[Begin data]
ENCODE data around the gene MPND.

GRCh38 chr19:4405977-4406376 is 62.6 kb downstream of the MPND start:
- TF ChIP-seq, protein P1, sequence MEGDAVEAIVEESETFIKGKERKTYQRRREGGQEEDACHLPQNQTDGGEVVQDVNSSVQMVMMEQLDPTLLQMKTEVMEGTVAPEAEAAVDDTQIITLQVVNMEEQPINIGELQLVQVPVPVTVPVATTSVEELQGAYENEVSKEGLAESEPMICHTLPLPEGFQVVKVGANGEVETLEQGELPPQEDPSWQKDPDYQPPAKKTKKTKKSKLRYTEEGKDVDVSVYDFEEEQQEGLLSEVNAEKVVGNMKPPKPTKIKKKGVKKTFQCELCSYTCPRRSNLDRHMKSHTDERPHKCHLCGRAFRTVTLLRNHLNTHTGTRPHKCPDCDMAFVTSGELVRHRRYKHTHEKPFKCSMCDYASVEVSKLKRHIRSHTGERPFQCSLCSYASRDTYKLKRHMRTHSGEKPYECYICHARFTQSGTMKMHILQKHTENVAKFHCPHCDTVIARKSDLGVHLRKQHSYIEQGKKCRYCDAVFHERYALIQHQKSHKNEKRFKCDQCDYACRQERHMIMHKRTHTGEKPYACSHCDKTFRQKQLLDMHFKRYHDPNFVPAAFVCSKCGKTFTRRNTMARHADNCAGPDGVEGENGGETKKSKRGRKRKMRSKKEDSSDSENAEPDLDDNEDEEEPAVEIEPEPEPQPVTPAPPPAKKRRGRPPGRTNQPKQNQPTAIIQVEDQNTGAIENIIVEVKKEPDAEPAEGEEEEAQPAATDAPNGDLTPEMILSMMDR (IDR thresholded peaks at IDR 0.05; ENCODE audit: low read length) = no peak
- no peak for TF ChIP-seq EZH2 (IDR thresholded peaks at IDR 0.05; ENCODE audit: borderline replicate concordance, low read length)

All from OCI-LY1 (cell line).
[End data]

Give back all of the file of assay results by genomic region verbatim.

ENCODE data around the gene MPND.

GRCh38 chr19:4405977-4406376 is 62.6 kb downstream of the MPND start:
- TF ChIP-seq, protein P1, sequence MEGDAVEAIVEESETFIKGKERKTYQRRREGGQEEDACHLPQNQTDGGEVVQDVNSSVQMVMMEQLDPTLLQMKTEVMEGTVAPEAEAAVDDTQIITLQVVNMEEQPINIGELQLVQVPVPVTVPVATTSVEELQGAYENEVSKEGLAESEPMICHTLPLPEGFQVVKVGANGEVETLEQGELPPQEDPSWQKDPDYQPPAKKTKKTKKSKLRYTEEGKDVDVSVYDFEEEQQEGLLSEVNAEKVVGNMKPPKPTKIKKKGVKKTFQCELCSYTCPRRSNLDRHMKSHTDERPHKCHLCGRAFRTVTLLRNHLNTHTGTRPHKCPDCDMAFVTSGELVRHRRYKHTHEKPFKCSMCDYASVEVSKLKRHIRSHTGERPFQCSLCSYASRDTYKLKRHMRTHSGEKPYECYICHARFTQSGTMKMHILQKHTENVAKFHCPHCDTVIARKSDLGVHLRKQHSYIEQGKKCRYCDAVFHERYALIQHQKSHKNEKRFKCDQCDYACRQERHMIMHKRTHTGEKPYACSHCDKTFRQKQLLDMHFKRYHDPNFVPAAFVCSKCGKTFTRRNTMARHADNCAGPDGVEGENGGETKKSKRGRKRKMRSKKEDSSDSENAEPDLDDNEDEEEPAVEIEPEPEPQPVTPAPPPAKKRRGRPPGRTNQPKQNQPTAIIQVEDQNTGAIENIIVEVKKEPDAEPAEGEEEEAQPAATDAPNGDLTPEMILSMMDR (IDR thresholded peaks at IDR 0.05; ENCODE audit: low read length) = no peak
- no peak for TF ChIP-seq EZH2 (IDR thresholded peaks at IDR 0.05; ENCODE audit: borderline replicate concordance, low read length)

All from OCI-LY1 (cell line).